Dedicate Time Daily, Weekly, and Monthly to Writing Down Your
Accomplishments—What Went Right?
One of my daughters could be with friends at school having the best time. Yet, when asked, “How was it,” or, “How was your day?” she will sometimes start with all of the things that went wrong or tell us the things she did not get the chance to do when they were together. Beyond the guilt staring me in the face at the idea that some of my negativity and cynicism had rubbed off on her, I realized there was a different approach to steer the conversation down a more positive path. I found success when asking her different questions, such as, “What was your favorite part of the day?” My previous generic questions had allowed her to start the conversation with a sour taste. The more targeted question with the positive overtones maneuvered the conversation to a better place from the beginning. Many times, the conversation ended positively because so much time and energy was dedicated to telling me what went right.
I invest time on my thirty-minute commute home daily to ask myself what went right and what was the day’s biggest accomplishment? Success breeds success. I often document the successes when I get home. If an accomplishment is meaningful enough to write down, I will add it to my accomplishments folder or type it directly into my next performance appraisal self-assessment the next day.
I have time dedicated on my calendar monthly to organize my accomplishments. You can never be too busy to set aside time to pat yourself on the back every once in a while. I am not talking about hours of time. I am talking about a couple of minutes to write down a quick note, and then move on with your day. I’ve had many managers tell me how detailed my performance appraisals were. It comes across as a complete work that is often perceived to take hours of time, when in reality, it is a simple routine that is pure brain dumping based on my wins.
I have also heard many peers complain when it was time to complete their own performance appraisals because they couldn’t remember what they had accomplished, or didn’t know where they would find the time needed to put it all together. They always saw that the deadline was fast approaching, and the procrastination had already caught up. I simply proofread and edit my performance appraisal self-assessment prior to the deadline and send it on. You might surprise yourself with the amount of work you have accomplished in that short period of time that you may have previously forgotten. You also get the benefit of reminding yourself of the many things you have done right.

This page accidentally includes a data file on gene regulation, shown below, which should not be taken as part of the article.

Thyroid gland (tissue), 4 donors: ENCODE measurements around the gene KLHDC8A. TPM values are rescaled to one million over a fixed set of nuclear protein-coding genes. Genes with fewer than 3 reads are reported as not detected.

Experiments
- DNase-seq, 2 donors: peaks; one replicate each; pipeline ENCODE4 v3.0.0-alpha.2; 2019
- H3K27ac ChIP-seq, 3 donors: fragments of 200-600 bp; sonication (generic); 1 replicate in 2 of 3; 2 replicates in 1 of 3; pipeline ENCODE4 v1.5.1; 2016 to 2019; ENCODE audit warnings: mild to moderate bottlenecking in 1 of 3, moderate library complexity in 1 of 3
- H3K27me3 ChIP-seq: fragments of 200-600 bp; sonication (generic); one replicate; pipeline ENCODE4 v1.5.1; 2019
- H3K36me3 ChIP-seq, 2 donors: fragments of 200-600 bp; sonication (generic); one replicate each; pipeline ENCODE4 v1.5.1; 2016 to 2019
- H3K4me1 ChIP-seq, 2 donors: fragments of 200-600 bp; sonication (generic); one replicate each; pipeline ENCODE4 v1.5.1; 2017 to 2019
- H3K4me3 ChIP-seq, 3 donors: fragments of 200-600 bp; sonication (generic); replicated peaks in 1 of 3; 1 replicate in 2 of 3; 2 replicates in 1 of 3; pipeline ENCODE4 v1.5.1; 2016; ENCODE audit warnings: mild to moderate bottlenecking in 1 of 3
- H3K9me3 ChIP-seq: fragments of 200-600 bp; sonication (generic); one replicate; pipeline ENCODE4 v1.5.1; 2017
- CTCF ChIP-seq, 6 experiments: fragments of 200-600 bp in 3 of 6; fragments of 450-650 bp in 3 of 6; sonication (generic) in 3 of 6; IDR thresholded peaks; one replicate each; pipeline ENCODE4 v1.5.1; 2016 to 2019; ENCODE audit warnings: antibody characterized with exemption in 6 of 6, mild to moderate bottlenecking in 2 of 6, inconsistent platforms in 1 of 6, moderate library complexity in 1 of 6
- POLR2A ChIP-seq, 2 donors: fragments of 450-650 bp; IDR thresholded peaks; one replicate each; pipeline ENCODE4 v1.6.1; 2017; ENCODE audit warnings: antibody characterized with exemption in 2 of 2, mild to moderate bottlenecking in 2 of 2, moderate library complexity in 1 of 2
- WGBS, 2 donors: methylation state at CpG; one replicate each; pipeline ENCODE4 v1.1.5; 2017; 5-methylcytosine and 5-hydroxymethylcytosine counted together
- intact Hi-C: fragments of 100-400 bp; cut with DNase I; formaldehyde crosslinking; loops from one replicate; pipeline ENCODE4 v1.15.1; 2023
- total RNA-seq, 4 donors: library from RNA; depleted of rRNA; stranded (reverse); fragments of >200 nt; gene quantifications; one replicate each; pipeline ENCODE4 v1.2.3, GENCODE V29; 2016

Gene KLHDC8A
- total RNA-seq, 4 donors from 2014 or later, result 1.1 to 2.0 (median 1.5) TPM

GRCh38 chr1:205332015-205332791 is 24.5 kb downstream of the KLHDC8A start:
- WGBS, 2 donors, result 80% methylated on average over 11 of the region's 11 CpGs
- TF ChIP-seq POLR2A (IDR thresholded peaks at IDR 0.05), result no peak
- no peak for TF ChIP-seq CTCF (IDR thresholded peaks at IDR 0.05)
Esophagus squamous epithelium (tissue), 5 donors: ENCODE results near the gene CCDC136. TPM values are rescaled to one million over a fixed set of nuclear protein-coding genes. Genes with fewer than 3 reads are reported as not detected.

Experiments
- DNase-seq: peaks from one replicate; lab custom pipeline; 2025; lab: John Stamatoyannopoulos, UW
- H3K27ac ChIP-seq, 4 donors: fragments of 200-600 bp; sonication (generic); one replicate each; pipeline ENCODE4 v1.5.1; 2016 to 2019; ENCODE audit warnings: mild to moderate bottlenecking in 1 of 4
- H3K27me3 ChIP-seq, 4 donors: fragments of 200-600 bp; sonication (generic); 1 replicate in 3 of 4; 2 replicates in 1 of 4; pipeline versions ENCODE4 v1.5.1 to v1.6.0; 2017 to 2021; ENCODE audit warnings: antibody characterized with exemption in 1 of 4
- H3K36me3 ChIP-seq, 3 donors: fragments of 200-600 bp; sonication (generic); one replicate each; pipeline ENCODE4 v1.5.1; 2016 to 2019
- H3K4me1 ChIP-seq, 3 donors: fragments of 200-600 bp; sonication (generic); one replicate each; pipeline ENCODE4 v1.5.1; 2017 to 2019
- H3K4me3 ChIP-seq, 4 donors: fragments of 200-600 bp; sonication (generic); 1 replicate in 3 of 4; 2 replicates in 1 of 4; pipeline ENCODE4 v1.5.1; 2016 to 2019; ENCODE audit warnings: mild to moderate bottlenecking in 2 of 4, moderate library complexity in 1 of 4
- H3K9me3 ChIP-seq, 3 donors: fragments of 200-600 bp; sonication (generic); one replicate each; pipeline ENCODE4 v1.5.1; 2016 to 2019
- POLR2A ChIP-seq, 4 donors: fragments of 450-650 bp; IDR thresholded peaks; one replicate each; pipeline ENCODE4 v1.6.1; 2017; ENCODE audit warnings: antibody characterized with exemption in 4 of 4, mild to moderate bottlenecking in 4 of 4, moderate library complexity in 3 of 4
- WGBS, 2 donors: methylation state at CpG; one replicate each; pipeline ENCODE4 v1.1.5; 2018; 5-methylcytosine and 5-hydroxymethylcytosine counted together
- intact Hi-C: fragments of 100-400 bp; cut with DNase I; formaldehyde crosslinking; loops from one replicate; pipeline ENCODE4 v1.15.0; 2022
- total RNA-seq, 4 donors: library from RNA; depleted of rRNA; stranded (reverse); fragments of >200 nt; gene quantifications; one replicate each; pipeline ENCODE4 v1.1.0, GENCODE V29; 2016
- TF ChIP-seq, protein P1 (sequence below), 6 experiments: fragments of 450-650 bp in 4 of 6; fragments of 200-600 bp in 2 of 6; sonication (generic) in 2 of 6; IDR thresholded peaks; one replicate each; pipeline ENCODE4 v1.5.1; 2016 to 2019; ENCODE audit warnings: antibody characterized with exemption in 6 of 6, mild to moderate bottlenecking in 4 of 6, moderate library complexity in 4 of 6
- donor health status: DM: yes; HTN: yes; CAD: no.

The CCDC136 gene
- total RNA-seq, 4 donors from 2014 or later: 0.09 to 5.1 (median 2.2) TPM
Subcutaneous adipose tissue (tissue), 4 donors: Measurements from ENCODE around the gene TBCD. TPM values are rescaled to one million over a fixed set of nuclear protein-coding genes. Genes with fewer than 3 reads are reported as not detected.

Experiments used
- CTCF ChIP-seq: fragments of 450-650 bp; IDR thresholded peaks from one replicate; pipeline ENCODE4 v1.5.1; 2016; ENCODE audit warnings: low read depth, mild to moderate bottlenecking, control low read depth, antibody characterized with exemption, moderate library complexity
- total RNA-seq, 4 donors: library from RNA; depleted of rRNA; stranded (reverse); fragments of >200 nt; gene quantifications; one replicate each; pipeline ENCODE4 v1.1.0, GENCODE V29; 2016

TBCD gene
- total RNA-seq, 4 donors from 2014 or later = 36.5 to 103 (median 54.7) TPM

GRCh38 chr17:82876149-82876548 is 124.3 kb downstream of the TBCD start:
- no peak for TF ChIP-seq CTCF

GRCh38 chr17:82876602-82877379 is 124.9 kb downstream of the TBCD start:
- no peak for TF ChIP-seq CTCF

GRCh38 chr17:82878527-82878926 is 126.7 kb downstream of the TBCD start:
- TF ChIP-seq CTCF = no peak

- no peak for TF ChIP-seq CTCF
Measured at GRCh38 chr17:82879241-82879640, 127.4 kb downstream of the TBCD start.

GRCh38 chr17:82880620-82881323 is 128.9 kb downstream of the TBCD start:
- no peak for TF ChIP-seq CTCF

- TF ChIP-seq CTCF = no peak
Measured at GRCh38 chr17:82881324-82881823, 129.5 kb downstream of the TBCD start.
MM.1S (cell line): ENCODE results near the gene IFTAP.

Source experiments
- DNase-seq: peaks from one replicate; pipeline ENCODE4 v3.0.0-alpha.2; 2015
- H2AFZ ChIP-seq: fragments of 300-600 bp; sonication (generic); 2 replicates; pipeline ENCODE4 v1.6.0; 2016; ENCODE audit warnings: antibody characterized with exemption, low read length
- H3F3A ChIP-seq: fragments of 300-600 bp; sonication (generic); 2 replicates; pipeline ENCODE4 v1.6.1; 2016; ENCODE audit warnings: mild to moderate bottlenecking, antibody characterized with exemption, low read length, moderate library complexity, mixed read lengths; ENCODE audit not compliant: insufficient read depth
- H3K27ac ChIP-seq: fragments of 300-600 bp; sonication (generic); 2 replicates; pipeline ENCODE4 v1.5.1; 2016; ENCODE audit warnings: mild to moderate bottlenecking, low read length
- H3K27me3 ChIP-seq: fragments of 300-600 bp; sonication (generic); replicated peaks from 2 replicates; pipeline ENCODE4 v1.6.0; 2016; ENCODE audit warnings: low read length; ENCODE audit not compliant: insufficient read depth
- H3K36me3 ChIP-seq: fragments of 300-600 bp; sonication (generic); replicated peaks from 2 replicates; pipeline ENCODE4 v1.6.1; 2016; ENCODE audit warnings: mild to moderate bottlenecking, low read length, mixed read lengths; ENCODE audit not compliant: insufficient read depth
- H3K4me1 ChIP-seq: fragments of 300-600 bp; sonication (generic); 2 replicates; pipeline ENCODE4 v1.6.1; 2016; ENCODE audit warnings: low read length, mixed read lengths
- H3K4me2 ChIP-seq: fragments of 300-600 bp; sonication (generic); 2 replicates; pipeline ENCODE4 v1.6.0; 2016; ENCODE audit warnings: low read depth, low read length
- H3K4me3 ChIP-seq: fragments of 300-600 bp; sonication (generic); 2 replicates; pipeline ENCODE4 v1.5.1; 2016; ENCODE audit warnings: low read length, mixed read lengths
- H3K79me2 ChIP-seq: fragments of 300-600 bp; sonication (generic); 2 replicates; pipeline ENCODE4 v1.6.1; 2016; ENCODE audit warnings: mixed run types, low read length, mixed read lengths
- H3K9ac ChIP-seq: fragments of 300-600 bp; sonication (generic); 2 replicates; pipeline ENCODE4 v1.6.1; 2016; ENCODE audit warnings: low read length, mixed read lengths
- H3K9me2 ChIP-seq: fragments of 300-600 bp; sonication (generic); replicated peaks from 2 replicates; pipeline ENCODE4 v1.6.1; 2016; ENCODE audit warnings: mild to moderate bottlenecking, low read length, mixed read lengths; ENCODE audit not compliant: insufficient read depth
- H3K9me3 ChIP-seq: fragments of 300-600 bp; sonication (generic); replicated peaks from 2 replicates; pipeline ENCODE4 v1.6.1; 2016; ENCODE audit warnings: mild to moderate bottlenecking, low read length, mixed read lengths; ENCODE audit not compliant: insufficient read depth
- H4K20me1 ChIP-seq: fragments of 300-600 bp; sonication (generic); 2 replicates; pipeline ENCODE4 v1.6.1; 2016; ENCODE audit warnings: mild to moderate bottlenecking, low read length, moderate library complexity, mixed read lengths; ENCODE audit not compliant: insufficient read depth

If you do have people working for you or with you, and you are part of the sit-down, performance appraisal discussion, here is the next logical move: conduct the same routine for others that you do for yourself. Invest that same amount of time in keeping ongoing notes of your team’s accomplishment for your input on their performance appraisals. Accomplishments for you and your people are often synonymous, due to the teamwork needed. The simple routine of maintaining detailed and noteworthy accomplishments and events gives you the chance to provide deserving people with the recognition they deserve. I have found that many of the details are forgotten by my team and are appreciated when they see that I didn’t forget. Additionally, you lose the stress at performance appraisal time of a looming deadline ahead, since you are well prepared. Dedicating a small amount of time on a regular basis to tell yourself and people you work with that they are good at what they do allows you to enjoy the fruits of your labor. You simply proofread, edit, and send it on its way in a timely fashion to the people who need to know “what went right.”
Thomas B. Dowd III’s books available in softcover, eBook, and audiobook (From Fear to Success only):
- Now What? The Ultimate Graduation Gift for Professional Success
- Time Management Manifesto: Expert Strategies to Create an Effective Work/Life Balance
- Displacement Day: When My Job was Looking for a Job…A Reference Guide to Finding Work
- The Transformation of a Doubting Thomas: Growing from a Cynic to a Professional in the Corporate World
- From Fear to Success: A Practical Public-speaking Guide received the Gold Medal at the 2013 Axiom Business Book Awards in Business Reference
- The Unofficial Guide to Fatherhood
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